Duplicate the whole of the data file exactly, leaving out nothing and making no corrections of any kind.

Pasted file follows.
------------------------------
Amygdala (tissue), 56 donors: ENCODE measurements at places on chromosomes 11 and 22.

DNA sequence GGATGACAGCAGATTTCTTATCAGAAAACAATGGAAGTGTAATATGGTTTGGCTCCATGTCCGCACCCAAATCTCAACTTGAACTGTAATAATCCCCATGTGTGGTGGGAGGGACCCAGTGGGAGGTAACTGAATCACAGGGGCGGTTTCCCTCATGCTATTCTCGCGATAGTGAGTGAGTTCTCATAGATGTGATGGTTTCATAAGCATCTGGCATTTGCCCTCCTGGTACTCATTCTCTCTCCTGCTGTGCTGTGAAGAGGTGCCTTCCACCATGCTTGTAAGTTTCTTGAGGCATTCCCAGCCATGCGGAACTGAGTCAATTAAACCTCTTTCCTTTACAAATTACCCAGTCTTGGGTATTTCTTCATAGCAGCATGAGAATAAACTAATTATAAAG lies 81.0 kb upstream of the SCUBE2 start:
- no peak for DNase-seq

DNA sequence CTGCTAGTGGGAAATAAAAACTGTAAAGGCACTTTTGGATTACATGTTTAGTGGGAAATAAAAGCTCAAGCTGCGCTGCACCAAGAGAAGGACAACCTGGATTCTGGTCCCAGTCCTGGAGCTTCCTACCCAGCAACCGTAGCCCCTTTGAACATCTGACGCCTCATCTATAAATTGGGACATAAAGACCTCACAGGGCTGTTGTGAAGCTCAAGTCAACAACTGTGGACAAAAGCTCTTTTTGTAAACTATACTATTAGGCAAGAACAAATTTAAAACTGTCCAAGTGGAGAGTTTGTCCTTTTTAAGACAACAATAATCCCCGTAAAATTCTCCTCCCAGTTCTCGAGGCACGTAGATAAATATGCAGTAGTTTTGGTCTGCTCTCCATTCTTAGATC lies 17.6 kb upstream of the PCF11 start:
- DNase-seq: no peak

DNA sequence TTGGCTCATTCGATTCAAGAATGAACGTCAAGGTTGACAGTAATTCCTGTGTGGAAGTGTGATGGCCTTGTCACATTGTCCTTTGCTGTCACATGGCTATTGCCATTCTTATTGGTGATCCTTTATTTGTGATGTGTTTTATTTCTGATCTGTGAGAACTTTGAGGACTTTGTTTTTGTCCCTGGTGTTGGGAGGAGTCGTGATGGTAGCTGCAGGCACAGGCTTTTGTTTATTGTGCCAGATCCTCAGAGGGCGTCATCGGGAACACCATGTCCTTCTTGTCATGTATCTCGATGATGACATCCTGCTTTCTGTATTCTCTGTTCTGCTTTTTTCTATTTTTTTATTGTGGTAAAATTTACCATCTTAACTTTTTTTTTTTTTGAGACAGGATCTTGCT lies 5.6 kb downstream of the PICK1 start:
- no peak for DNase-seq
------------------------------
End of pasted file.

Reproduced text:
Amygdala (tissue), 56 donors: ENCODE measurements at places on chromosomes 11 and 22.

DNA sequence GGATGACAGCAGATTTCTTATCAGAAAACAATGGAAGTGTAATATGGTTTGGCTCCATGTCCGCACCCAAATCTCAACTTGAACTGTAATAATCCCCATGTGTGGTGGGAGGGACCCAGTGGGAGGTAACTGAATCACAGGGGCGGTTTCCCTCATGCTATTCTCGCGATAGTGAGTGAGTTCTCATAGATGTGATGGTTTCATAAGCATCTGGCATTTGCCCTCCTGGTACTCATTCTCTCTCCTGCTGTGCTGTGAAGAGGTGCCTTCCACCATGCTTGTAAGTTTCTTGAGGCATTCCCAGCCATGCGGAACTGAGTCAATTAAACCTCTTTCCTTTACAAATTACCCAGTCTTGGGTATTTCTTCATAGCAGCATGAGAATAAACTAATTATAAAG lies 81.0 kb upstream of the SCUBE2 start:
- no peak for DNase-seq

DNA sequence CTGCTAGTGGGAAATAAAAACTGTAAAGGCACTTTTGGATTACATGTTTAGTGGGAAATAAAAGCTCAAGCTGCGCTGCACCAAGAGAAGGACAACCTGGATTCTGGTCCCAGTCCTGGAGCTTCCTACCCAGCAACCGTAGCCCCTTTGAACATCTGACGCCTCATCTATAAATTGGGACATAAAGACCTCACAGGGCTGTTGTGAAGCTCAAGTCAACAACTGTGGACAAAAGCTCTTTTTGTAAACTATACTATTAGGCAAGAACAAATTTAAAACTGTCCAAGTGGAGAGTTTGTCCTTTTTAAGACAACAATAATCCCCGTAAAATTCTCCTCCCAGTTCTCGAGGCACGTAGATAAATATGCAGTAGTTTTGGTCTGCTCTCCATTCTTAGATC lies 17.6 kb upstream of the PCF11 start:
- DNase-seq: no peak

DNA sequence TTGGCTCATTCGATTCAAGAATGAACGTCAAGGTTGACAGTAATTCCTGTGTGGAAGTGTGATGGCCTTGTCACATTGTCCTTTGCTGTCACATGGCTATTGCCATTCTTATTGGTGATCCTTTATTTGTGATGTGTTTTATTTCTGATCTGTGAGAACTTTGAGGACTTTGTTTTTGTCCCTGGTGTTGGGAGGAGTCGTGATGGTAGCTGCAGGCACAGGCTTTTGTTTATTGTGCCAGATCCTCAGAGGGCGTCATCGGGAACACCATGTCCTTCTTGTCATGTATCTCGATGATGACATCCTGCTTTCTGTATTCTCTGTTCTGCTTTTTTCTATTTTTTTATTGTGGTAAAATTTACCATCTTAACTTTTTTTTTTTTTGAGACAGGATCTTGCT lies 5.6 kb downstream of the PICK1 start:
- no peak for DNase-seq